Going back to Kelly and John, had they known the landlord was discriminating against them, they likely would have been angry and could have taken action against the landlord. A fair housing organization might have investigated and assisted in filing a complaint with IDHR, HUD or the court. Their victory could have included not only compensation for their emotional suffering, but also a change in the landlord’s discriminatory behavior contributing to a more inclusive and welcoming community for all.

Although it is likely true that as a nation we have made great strides in civil rights since the assassination of Dr. King, the evidence remains that we still have a long way to go in the fight to end discrimination in housing. Success will only be achieved if each one of us determines to empower ourselves with knowledge about the fair housing laws and the many resources available to combat housing discrimination. Only in this way will we be able to move closer to our common goal of living in communities free from unlawful discrimination. I will write more about this topic in future columns appearing in this space.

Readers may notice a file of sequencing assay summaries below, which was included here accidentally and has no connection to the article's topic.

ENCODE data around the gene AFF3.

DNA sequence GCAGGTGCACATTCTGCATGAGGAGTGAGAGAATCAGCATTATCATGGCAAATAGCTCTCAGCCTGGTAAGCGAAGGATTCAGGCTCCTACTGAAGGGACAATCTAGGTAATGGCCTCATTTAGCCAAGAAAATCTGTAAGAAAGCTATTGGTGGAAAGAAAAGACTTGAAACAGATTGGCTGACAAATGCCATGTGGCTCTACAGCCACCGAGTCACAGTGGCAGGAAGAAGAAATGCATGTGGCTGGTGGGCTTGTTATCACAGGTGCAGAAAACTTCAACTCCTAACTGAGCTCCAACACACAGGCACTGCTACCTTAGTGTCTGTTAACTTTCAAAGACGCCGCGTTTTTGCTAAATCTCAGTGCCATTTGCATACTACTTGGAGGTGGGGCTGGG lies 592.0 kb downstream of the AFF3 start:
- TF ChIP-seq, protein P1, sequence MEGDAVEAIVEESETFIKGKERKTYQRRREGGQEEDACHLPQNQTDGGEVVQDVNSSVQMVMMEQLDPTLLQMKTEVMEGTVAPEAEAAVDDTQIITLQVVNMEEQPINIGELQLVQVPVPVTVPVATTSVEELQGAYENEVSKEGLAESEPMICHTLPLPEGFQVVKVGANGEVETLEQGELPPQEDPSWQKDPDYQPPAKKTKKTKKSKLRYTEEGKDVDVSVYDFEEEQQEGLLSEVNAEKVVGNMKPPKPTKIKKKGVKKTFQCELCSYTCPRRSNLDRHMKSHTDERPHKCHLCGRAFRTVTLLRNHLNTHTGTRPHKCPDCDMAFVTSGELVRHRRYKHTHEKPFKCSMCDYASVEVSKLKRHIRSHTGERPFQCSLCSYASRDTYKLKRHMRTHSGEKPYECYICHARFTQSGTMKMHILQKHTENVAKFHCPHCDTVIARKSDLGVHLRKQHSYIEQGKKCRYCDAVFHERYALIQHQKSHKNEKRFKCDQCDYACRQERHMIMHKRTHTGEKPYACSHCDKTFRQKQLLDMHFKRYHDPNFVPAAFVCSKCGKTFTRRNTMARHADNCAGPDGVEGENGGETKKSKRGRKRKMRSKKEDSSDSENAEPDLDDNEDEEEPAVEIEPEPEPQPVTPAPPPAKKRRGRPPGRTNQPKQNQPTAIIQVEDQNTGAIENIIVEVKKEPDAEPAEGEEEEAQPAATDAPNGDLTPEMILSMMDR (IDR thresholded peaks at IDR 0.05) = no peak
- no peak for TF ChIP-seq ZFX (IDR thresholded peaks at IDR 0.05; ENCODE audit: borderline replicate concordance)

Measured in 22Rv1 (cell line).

Jasmina Popaja is testing and outreach coordinator for Prairie State Legal Services’ Fair Housing Project. Prairie State Legal Services’ Fair Housing Project is a new program serving Winnebago and Boone counties and funded by the Department of Housing and Urban Development (HUD). For more information or to find your local office, visit www.pslegal.org. The work that provided the basis for this publication was supported by funding under a grant with the U.S. Department of Housing and Urban Development. The substance and findings of the work are dedicated to the public. The author and publisher are solely responsible for the accuracy of the statements and interpretations in this publication. Such interpretations do not necessarily reflect the views of the federal government.

From the Nov. 13-19, 2013, issue